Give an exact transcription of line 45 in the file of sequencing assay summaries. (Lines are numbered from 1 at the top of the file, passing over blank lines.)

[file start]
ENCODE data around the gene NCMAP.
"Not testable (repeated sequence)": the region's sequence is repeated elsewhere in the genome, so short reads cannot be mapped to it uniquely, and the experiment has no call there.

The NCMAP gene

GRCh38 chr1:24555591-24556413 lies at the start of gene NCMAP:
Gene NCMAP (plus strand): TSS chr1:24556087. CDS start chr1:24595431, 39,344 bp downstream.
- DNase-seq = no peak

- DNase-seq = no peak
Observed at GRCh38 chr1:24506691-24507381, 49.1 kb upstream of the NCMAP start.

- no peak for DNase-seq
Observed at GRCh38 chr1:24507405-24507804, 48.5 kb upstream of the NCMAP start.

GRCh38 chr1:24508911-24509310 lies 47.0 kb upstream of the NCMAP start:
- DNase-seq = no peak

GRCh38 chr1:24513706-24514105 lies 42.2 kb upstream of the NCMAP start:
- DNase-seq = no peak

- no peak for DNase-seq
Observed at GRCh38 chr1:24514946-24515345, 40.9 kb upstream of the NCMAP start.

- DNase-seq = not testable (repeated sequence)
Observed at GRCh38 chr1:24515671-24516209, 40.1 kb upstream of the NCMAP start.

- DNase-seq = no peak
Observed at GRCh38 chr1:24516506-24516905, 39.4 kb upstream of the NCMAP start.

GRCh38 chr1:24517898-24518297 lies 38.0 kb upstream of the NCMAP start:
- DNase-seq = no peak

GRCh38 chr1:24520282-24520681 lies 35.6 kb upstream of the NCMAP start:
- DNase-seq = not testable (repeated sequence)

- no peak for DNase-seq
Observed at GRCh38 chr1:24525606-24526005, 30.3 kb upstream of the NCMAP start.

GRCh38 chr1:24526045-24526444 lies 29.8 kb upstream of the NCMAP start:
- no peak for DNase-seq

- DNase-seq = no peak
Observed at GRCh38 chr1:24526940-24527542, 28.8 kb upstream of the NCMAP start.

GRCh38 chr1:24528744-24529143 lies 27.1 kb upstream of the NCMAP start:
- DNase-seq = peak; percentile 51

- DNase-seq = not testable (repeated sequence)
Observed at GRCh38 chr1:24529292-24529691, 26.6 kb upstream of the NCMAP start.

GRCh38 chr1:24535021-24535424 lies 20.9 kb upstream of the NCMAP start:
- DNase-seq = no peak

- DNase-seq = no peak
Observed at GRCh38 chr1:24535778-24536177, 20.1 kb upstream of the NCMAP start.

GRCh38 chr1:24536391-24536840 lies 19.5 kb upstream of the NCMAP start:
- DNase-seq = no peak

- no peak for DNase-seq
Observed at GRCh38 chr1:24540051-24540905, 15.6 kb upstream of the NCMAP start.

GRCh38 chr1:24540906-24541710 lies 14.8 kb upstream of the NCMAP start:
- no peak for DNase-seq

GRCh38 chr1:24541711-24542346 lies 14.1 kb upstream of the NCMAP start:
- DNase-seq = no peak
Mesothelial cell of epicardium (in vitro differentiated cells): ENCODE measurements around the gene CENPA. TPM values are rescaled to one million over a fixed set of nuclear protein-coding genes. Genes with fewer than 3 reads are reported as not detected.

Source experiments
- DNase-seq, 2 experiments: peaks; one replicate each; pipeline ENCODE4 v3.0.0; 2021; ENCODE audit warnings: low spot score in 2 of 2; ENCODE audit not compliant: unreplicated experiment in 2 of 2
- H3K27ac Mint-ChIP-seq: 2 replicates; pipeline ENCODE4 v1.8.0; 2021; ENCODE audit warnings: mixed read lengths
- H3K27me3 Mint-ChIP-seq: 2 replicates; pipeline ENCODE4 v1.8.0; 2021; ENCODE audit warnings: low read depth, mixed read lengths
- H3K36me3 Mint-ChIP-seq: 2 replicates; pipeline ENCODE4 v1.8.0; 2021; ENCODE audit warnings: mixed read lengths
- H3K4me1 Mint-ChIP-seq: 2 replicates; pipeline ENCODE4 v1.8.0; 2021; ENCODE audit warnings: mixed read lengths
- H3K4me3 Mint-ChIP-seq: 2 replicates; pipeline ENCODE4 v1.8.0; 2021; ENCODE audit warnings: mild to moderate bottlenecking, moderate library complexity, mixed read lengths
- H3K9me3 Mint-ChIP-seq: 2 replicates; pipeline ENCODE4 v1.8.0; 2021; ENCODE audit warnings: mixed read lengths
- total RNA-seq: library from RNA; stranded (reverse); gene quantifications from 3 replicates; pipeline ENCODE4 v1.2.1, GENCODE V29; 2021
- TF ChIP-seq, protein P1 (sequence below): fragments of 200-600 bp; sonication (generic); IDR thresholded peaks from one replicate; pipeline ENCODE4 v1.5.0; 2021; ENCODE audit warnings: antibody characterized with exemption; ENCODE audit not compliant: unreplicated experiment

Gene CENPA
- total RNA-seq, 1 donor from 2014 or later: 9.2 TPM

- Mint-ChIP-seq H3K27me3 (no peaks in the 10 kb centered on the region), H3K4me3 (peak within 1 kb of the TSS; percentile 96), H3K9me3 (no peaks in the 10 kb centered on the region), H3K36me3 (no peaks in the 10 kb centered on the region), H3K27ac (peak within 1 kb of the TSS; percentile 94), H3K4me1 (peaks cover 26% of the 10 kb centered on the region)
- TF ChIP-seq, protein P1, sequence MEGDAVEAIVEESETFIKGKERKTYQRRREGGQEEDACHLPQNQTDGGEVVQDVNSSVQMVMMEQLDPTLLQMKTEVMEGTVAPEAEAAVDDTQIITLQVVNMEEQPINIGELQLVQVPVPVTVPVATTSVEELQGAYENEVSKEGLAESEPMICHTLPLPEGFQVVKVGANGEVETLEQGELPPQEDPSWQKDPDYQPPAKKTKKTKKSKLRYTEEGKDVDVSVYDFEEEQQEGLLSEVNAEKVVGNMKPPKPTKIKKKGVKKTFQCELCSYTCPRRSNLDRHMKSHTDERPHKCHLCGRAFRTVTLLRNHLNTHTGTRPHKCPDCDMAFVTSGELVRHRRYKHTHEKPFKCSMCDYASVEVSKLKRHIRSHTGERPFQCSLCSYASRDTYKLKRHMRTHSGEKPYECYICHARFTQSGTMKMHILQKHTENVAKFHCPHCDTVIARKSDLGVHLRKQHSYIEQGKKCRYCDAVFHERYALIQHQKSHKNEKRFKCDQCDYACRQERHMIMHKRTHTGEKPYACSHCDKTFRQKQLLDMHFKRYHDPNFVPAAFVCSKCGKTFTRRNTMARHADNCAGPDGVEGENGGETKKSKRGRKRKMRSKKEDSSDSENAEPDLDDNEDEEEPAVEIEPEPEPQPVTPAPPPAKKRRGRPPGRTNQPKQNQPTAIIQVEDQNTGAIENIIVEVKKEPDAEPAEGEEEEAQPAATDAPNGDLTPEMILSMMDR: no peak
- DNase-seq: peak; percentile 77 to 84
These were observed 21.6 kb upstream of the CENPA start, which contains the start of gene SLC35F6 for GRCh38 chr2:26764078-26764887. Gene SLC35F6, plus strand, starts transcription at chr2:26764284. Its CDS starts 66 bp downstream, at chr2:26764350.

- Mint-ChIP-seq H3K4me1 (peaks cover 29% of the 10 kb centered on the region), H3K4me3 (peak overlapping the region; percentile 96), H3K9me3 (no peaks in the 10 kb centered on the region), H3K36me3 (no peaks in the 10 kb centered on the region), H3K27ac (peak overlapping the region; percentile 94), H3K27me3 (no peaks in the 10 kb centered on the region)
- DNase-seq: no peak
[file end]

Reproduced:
GRCh38 chr1:24541711-24542346 lies 14.1 kb upstream of the NCMAP start: